Oxymoron: a figure of speech by which a locution produces an incongruous, seemingly self-contradictory effect, as in “cruel kindness,” or, “to make haste slowly”
Many people have visited Sunnybank’s secret garden for the last quarter century. A few really stand out for me, like this encounter, which happened during Traverse City’s Film Festival.
Two casually dressed boys in their early teens closed the last gate, made their way to a bench near my weeping birch on the front garden, pulled a small magnetized chess set out of a backpack and began playing. They made quick decisions, or, more often, thought for a while before moving a piece. I peered sleepily through the fringe of my porch-based stickless hammock and watched them pondering their moves in the still air of late afternoon.
One bespectacled youngster eventually spoke. “Barry, would you say ‘political science’ is an oxymoron? How about ‘library science’?”
Whaaat?? Those were intelligent, very interesting questions! Coming from barely teen-aged children!
I took a closer look. They were slightly built, perhaps a bit small for their ages, and certainly unusual. Not many youngsters would pull out chess sets and play patiently while pondering esoteric, unrelated questions. That behavior was more the purview of grizzled, elderly men moving pawns around faded boards on hot summer afternoons in New York City’s Central Park.
Oh, boy, I’d better dump that stereotype!
Barry, wearing jeans, a tee shirt and a solemn expression, glanced at his brother. “Well, as dad says, first define the central term.”
Grinning, they recited: “Science- systematic knowledge of the physical or material world through observation and experimentation.” They high-fived, and Barry pondered, then continued.
“Political scientists are usually ideological, and reflexively responsive to favored groups.
They tend to make statements based on cherry-picked, manipulated information, wishful thinking, opinion polls- and no independent research.”
He shrugged. “I’d say- yes, Those two words are an oxymoron..”
“And ‘library science’?” A long pause….“Books are organized according to an alphabetic and numerical system…” More deep thought. Then he sighed. “We should research this one. Why do you ask, anyway?”
“No reason, except that I saw the coupled words yesterday, and suddenly they didn’t seem sensible.”
I must have moved, because they suddenly noticed me folded into the hammock. Barry spoke. “Hi. We toured the garden- is it yours? -and liked it lots, especially the mirrors. Cool! Are they left out all winter?”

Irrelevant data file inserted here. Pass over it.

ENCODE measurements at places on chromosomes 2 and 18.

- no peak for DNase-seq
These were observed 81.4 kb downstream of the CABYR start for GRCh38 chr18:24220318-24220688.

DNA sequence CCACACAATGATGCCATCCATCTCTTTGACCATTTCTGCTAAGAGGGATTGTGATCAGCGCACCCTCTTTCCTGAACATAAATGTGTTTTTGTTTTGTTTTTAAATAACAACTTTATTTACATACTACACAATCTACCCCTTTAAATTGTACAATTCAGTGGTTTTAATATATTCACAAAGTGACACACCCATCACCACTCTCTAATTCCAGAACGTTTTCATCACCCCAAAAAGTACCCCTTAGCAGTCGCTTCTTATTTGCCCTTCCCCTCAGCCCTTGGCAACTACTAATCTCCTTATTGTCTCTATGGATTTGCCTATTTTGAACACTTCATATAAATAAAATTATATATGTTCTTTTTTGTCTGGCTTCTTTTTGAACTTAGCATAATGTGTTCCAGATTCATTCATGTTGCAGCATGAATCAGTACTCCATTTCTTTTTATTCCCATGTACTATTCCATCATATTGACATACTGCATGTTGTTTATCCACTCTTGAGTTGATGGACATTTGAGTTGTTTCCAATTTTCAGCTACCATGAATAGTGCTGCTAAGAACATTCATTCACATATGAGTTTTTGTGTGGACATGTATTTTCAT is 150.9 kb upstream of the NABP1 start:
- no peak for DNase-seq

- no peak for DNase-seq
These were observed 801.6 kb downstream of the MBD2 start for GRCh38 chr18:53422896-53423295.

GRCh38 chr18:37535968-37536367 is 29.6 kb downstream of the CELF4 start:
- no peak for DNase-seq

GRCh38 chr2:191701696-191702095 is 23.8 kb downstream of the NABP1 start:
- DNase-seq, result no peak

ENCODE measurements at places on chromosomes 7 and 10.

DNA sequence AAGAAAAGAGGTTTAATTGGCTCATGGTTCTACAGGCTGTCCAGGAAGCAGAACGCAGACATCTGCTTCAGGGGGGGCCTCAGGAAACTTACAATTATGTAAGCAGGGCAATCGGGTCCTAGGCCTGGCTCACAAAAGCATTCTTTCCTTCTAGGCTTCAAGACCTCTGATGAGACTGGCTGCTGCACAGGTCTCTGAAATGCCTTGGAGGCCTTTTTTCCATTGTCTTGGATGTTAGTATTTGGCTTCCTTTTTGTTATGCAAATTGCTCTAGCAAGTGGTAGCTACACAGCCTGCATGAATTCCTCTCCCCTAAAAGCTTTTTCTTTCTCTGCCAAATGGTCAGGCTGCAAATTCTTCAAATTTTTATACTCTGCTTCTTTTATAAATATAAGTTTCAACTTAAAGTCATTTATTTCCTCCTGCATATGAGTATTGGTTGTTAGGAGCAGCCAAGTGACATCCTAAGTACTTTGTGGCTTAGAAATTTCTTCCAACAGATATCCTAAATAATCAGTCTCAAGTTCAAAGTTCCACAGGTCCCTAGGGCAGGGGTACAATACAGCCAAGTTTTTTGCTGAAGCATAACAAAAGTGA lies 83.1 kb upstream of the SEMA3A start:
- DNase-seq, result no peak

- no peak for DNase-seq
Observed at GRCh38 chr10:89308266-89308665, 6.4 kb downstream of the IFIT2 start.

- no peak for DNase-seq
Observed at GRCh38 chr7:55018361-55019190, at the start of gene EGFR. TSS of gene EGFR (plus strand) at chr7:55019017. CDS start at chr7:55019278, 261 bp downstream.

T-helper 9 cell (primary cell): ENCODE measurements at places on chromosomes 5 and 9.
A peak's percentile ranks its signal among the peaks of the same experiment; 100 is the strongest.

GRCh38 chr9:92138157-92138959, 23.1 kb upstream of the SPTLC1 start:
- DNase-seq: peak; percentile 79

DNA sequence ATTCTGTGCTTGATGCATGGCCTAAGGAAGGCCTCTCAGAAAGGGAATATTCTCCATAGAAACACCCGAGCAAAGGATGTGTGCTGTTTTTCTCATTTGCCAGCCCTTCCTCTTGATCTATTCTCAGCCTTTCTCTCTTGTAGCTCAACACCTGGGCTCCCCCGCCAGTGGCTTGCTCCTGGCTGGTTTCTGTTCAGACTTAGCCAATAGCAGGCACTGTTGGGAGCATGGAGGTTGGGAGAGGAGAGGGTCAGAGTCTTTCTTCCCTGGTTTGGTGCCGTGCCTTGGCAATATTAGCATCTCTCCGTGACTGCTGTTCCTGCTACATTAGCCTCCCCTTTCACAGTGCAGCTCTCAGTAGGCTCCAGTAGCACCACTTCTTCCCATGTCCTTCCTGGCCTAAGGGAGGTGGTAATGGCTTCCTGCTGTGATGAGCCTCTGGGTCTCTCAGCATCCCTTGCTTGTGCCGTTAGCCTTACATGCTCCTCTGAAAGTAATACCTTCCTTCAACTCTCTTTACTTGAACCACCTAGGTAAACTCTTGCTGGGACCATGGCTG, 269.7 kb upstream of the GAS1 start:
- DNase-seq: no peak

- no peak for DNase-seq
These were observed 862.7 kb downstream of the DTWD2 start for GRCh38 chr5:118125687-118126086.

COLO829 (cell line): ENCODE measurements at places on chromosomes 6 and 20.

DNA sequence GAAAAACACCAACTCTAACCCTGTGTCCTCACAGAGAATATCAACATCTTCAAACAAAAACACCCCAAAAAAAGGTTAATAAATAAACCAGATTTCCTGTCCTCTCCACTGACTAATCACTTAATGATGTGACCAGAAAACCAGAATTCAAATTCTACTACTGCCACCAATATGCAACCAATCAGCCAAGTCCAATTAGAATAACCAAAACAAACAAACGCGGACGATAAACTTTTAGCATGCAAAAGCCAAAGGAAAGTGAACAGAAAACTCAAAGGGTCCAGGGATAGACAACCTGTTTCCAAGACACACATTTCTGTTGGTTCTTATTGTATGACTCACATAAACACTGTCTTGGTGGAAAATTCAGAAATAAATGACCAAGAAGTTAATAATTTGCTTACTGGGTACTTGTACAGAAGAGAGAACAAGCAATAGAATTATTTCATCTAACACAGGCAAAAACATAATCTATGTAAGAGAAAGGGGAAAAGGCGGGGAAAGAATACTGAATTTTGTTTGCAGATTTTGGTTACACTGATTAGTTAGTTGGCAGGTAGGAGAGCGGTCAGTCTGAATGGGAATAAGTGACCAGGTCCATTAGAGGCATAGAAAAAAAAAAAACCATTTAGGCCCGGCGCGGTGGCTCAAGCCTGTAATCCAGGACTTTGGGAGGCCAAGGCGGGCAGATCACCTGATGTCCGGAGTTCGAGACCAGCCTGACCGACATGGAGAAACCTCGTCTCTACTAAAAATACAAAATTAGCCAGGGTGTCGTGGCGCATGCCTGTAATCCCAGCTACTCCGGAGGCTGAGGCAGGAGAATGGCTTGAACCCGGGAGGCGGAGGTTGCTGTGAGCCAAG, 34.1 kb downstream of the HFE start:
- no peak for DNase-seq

I rose, and went over to them, nodding. “Yep, and yep. They’re ordinary, been-outside-for-ages mirrors, protected by overhangs.”
I looked down at their board. “Who’s winning?”
“Nobody, yet. But I usually do. Ken tends to be erratic…”
Ken chuckled. “Yeah, but you‘ll get complacent, and then I’ll capture your king. I’m patient.”
“Are you here for the Film Festival?”
Both nodded. “Our parents love this stuff. But we get squirmy in dark theatres on nice days…” ‘
Barry interrupted. “On any day…”
“…so we’ll walk around ‘till their movie ends. We’ve been to Traverse City before, and know the layout. Some lady mentioned your garden, so we walked here.”
Ken offered a suggestion. “Put a little chess set in there. You’d be surprised how many people like to play. But then, maybe they’d stay too long…”
I laughed. “A three-piece suit had a long snooze on the big bench, once.
As for a chess game, individual pieces might wander off…”
“They’d stay put. Who’d find one chess piece useful?”
He had a point.
Oh, I had so many questions for these intriguing boys! But just then- Briiinng! My landline was ringing! Maybe it was my husband, Joe. I excused myself and ran inside to answer. Rats! That awful computer robot was pestering me again about changing my credit card. That machine never gives up! Choking off the call, I ran back outside as they finished their game and were about to leave. Barry had won again; Ken had accepted it with equanimity.
I had to ask one more question.
“Hey guys, where’s home?”
“Oh, New York City. We often play chess in Central Park, ‘cause we live near it.”
I waved goodbye, and sat down on the porch steps, grinning.
Ha! Central Park, after all!
Well, old girl, you were right: just subtract about 55 years, and add bright, and delightful!